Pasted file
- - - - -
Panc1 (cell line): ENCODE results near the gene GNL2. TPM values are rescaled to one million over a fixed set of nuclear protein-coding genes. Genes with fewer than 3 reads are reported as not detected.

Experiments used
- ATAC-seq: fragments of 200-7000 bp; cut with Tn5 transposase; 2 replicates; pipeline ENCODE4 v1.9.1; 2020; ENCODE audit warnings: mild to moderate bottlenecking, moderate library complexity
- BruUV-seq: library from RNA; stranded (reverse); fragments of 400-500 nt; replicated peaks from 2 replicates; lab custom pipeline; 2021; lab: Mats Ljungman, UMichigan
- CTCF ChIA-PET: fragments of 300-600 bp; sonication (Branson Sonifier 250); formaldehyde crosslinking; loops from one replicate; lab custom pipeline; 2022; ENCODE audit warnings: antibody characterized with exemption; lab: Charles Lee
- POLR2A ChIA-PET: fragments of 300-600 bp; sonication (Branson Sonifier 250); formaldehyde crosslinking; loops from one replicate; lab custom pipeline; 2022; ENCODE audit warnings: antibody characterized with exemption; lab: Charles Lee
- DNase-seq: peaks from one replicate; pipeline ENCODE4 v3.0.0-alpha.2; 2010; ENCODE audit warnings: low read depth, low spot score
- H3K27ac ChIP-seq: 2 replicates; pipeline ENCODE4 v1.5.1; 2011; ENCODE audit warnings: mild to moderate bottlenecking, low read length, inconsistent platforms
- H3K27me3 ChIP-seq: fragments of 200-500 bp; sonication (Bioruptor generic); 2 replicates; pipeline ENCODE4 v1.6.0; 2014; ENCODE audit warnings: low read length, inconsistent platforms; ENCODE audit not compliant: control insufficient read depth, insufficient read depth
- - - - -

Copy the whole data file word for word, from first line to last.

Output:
Panc1 (cell line): ENCODE results near the gene GNL2. TPM values are rescaled to one million over a fixed set of nuclear protein-coding genes. Genes with fewer than 3 reads are reported as not detected.

Experiments used
- ATAC-seq: fragments of 200-7000 bp; cut with Tn5 transposase; 2 replicates; pipeline ENCODE4 v1.9.1; 2020; ENCODE audit warnings: mild to moderate bottlenecking, moderate library complexity
- BruUV-seq: library from RNA; stranded (reverse); fragments of 400-500 nt; replicated peaks from 2 replicates; lab custom pipeline; 2021; lab: Mats Ljungman, UMichigan
- CTCF ChIA-PET: fragments of 300-600 bp; sonication (Branson Sonifier 250); formaldehyde crosslinking; loops from one replicate; lab custom pipeline; 2022; ENCODE audit warnings: antibody characterized with exemption; lab: Charles Lee
- POLR2A ChIA-PET: fragments of 300-600 bp; sonication (Branson Sonifier 250); formaldehyde crosslinking; loops from one replicate; lab custom pipeline; 2022; ENCODE audit warnings: antibody characterized with exemption; lab: Charles Lee
- DNase-seq: peaks from one replicate; pipeline ENCODE4 v3.0.0-alpha.2; 2010; ENCODE audit warnings: low read depth, low spot score
- H3K27ac ChIP-seq: 2 replicates; pipeline ENCODE4 v1.5.1; 2011; ENCODE audit warnings: mild to moderate bottlenecking, low read length, inconsistent platforms
- H3K27me3 ChIP-seq: fragments of 200-500 bp; sonication (Bioruptor generic); 2 replicates; pipeline ENCODE4 v1.6.0; 2014; ENCODE audit warnings: low read length, inconsistent platforms; ENCODE audit not compliant: control insufficient read depth, insufficient read depth